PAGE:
Damon Hill admitted that he could scarcely conceal his pride at what Silverstone has achieved in recent months at the official unveiling of the new 'Arena Grand Prix' circuit - as the 1996 F1 World Champion reflected that with Britain back on top at the pinnacle of international motorsport once more, the timing could hardly be any better.

The past two years or so have been a rollercoaster ride-and-a-half for the self-styled 'Home of British Motor Racing'. First, it lost its blue riband event - the British round on the F1 World Championship calendar - to Donington Park on the eve of the 2008 race, and then subsequently secured a five-year deal that will see MotoGP return to the Northants venue for the first time in more than two decades from June onwards.

Track owners the British Racing Drivers' Club (BRDC) similarly tied up an agreement with the World Superbike Championship, and then most recently regained the British Grand Prix after all when Donington - predictably, some might say - proved financially incapable of fulfilling its side of the 17-year agreement it had struck with F1 commercial rights-holder Bernie Ecclestone.

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With the motorsport equivalent of the 'holy trinity' now all on its schedule, it is game, set and match for Silverstone - and in celebration of the triple coup, the newly-revised layout was inaugurated by a selection of the sport's luminaries and HRH The Duke of York, who had the pleasure of being driven around the track by Hill in a Santander-sponsored two-seater F1 car. It has been, all-told, the culmination of a veritable labour of love.

"I'm delighted that we've got to this point," BRDC President Hill told Crash.net Radio, "and very, very proud of the team and the effort that has been put in by the staff here at Silverstone and the BRDC members. They have backed our plans and proposals and are willing to stake quite a lot on Silverstone providing the very best venue we can so that British motorsport has a grand prix and that the fans get the best experience they can.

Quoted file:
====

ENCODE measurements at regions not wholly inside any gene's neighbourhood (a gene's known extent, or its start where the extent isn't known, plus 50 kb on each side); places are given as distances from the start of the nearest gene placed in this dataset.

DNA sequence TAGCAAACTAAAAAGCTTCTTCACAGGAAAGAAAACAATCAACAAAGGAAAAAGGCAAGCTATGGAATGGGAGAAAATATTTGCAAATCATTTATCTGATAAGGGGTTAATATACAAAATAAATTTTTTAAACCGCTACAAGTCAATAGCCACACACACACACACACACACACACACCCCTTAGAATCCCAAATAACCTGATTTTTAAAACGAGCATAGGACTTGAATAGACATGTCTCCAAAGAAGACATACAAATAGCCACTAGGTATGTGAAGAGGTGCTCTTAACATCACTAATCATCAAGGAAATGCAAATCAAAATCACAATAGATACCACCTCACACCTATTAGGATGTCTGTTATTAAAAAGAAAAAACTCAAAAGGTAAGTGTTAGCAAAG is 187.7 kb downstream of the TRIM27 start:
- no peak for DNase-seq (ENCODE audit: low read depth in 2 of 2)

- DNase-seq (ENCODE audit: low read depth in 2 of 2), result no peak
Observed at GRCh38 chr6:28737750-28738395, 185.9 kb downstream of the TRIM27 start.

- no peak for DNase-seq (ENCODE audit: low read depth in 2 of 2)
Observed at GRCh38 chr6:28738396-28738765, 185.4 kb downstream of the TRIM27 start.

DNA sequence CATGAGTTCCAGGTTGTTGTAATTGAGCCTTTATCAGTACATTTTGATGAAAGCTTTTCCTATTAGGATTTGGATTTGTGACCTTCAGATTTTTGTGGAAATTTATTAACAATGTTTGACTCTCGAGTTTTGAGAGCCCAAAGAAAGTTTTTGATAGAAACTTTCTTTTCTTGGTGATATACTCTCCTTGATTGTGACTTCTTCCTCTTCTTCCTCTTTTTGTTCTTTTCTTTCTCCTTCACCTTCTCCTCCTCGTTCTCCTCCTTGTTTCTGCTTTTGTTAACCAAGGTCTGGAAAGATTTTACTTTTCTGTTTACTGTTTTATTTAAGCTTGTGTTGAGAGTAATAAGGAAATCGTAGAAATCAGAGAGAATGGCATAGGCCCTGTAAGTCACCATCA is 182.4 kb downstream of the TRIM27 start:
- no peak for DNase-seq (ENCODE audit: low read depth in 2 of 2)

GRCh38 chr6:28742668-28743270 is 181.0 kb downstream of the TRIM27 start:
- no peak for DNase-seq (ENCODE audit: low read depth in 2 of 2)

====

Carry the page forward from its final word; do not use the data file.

"I think a lot of people were very sceptical from the word 'go' that [Donington Park] was perhaps a little too ambitious. I personally was watching that space, and I wasn't really sure what would happen. It's not a good thing that happened to Donington; it's not good that they are still in financial trouble and that a very, very good circuit and one that many racing drivers and riders love to go to is temporarily out-of-action.

"I'm not sure it was a sensible choice to redevelop as a grand prix venue. The infrastructure here at Silverstone was already in-place. It just seemed to me an extra expense for no real purpose to try and host the grand prix somewhere else."

With Silverstone going from strength-to-strength and Jenson Button and Lewis Hamilton both firmly in F1 2010 title contention - and the former, indeed, making the early running this season much as he did twelve months ago - Hill admits that the future of motor racing in the country has never looked brighter. In the 60-year history of the world championship, no fewer than ten Brits have clinched the drivers' crown. To put that into perspective, no other nation can boast more than three.

"I think the timing is very important," acknowledged the 22-time grand prix-winner. "It's not something you can always get right, but we're in the right place at the right time here with two British drivers at the front of the F1 World Championship. We've always been at the front with our drivers in world-class competition, and that's why the British Racing Drivers' Club is very proud to claim that it drives British motorsport, because when we win out on the track it just keeps the industry generated in the UK."